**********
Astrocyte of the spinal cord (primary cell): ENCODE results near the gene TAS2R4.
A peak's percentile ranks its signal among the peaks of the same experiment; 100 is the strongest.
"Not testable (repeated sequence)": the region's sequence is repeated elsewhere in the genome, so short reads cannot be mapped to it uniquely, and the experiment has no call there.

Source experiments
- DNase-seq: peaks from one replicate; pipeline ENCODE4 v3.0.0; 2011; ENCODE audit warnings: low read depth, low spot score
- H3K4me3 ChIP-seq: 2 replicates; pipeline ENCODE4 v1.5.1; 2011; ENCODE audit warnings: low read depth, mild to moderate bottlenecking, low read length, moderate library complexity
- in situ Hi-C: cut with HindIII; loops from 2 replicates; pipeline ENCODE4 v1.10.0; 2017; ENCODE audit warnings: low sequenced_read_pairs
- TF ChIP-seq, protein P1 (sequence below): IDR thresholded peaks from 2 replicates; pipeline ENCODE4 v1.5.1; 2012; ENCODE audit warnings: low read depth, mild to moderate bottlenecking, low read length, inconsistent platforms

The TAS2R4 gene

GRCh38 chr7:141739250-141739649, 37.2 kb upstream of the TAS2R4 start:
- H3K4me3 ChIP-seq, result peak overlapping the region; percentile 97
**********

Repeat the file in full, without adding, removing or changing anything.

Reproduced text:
Astrocyte of the spinal cord (primary cell): ENCODE results near the gene TAS2R4.
A peak's percentile ranks its signal among the peaks of the same experiment; 100 is the strongest.
"Not testable (repeated sequence)": the region's sequence is repeated elsewhere in the genome, so short reads cannot be mapped to it uniquely, and the experiment has no call there.

Source experiments
- DNase-seq: peaks from one replicate; pipeline ENCODE4 v3.0.0; 2011; ENCODE audit warnings: low read depth, low spot score
- H3K4me3 ChIP-seq: 2 replicates; pipeline ENCODE4 v1.5.1; 2011; ENCODE audit warnings: low read depth, mild to moderate bottlenecking, low read length, moderate library complexity
- in situ Hi-C: cut with HindIII; loops from 2 replicates; pipeline ENCODE4 v1.10.0; 2017; ENCODE audit warnings: low sequenced_read_pairs
- TF ChIP-seq, protein P1 (sequence below): IDR thresholded peaks from 2 replicates; pipeline ENCODE4 v1.5.1; 2012; ENCODE audit warnings: low read depth, mild to moderate bottlenecking, low read length, inconsistent platforms

The TAS2R4 gene

GRCh38 chr7:141739250-141739649, 37.2 kb upstream of the TAS2R4 start:
- H3K4me3 ChIP-seq, result peak overlapping the region; percentile 97